RESILIENT AGRICULTURE IN SIERRA LEONE
The Project at a Glance:
Resilient Agriculture – In Partnership with the Local Church
Location – 8 Villages in the Port Loko District, in North Western Sierra Leone
Local Church Partner –Evangelical Fellowship of Sierra Leone (EFSL)
People Impacted – 2,100
Women Impacted – 60%
Total Project 2019-2021 – $220,000 per year
After a decade-long civil war and 2014 Ebola outbreak, the majority of Sierra Leone’s national population have lived below the poverty line, surviving on less than $2 CAD per day. While the country tries to recover, the agricultural sector has experienced a huge decline. Half of the population is food insecure, with levels of food insecurity exceeding over 60% percent in Port Loko. Those most severely affected include orphans, Ebola survivors, widows, the elderly, and those living with HIV/AIDS.
Working with The Evangelical Fellowship of Sierra Leone (EFSL), this project is providing seeds, tools and training farmers in improved practices. By mobilizing God’s church in Sierra Leone, they are empowered to release more people from poverty and hunger. Vulnerable families are able to fight food insecurity and increase their income to look forward to healthier and more secure futures.
- Lack of access to agricultural inputs
- Inefficient farming techniques
- Limited access to markets due to flooding of main roads
- Lack of access to a substantial, balanced diet
- Decline in farming due to Ebola outbreak
- Low agricultural productivity
- Lack of crop diversification – 70% of farmers produce staple foods (e.g. rice), economically viable crops such as cassava, groundnut, and cashew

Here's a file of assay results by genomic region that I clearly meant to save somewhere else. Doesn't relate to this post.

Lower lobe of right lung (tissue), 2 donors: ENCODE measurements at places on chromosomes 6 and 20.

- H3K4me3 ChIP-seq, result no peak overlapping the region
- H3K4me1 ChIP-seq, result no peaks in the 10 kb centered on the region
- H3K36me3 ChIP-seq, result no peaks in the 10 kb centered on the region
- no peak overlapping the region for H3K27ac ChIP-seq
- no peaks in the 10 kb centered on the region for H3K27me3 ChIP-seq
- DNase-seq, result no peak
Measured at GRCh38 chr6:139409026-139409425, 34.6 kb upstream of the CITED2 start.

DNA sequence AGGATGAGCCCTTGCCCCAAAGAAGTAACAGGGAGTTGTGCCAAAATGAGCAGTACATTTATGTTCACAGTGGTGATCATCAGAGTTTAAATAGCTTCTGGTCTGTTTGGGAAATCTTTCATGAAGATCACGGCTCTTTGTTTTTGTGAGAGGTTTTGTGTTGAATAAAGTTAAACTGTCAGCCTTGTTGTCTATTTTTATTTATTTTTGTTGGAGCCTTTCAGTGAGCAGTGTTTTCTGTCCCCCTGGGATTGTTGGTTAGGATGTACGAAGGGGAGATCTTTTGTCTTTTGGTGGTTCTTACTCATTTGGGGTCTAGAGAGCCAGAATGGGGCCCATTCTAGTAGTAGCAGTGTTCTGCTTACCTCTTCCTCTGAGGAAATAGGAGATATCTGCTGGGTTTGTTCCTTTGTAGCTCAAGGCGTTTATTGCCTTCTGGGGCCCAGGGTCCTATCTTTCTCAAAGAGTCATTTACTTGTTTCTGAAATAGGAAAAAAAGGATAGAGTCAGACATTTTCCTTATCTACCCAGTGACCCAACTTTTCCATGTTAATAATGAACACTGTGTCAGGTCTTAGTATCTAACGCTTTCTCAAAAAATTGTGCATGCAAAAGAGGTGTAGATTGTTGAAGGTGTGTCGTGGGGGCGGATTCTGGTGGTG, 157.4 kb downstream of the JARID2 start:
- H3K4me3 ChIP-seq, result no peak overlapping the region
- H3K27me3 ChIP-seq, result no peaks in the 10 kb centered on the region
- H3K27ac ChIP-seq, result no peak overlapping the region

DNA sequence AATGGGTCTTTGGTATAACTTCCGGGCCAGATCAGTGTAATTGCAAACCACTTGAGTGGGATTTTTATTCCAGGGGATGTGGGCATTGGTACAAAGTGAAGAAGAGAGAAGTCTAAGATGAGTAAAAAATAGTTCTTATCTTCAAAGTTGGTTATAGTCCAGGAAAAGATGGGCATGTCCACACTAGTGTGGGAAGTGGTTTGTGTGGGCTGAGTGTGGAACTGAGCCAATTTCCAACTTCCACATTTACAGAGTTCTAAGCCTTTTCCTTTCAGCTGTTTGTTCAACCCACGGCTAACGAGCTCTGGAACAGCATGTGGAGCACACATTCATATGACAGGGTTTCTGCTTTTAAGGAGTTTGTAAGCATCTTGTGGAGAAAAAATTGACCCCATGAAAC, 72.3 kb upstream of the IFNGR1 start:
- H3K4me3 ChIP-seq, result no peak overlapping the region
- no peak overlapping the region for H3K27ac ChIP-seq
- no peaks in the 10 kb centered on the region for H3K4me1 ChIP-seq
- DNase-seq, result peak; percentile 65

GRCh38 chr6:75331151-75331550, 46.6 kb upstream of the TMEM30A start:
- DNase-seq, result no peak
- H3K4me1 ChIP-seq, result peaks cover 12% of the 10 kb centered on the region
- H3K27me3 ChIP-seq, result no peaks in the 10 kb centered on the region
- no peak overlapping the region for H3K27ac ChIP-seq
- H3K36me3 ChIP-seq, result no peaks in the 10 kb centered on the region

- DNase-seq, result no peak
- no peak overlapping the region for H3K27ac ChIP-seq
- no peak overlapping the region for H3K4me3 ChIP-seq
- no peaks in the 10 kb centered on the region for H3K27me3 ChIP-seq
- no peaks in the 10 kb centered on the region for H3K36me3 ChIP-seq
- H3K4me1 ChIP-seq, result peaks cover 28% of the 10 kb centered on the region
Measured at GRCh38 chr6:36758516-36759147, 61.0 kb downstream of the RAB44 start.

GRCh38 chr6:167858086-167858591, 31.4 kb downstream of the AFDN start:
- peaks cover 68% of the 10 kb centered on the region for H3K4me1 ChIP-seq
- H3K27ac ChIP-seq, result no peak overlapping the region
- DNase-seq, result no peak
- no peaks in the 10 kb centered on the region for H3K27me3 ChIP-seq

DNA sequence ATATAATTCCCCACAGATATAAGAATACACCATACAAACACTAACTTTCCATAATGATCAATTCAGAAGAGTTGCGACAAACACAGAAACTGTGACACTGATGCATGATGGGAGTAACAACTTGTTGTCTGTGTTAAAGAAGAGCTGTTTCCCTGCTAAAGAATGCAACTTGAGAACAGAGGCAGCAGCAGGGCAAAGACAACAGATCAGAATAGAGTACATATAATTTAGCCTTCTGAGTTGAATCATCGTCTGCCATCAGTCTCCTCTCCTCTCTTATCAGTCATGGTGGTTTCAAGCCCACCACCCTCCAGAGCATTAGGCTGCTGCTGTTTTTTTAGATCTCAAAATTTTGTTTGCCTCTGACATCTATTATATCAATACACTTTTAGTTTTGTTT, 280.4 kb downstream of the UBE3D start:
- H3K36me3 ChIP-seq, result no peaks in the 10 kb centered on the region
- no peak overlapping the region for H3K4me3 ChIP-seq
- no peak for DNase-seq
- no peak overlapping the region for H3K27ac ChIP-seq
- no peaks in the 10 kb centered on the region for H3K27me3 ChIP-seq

Through the local church, this project will train Community Extension Workers on improved agricultural practices and value-added agricultural products. Extension workers will, in turn, replicate the training at the community level by training 300 farming households. Project activities include:
- Providing farming households with agricultural inputs (seeds and tools)
- Training farmers in Conservation Agriculture Techniques – mulching, minimal mechanical soil disruption, and smart-crop rotation.
- Establishment of demonstration farms, lead by extension workers
- Daily monitoring of farming households in various communities
Increased knowledge in Nutrition:
The majority of households in the project region are not eating a balanced diet, as they are not producing diverse agricultural yields. Over time, this leads to numerous deficiencies and immune system-related health issues. Project activities will include:
- Supporting households to engage in diverse vegetable production
- Training of volunteers on nutrition concepts
- Training of households on basic nutrition-related practices
How we work with the Local Church Partner:
Tearfund works with national church relief and development arms and with local churches. The Evangelical Fellowship of Sierra Leone is a large church network, facilitating people who volunteer their services where the need is greatest. We recognize that sustainable solutions to poverty require physical, economic, spiritual transformation from the bottom-up.
Work done in the last year:
- 300 households in 6 Ebola-affected communities received training in improved farming techniques, soil fertility, pest and disease control, gender equality, nutrition, and sanitation.
- 2,100 people in 2 chiefdoms of Port Loko benefitted from increased harvests and better nutrition.
After becoming a widower following the Ebola outbreak, Fatu Kabila was desperate to provide for herself and her children. In the midst of sorrow and deep impoverishment, her isolated community was transformed by the love of Christ through the local church and its economic empowerment program.
Despite being a Muslim community, she and her neighbors were quick to take advantage of the churches’ agricultural training, as it allowed the community to grow new market crops for eating and selling. Fatu no longer worries for her next meal or if she will be able to support her family.
“I have been able to buy double what I ever bought before. I no longer have to beg my neighbors to ensure the school fees are paid for my children. This is a really good foundation for our community.”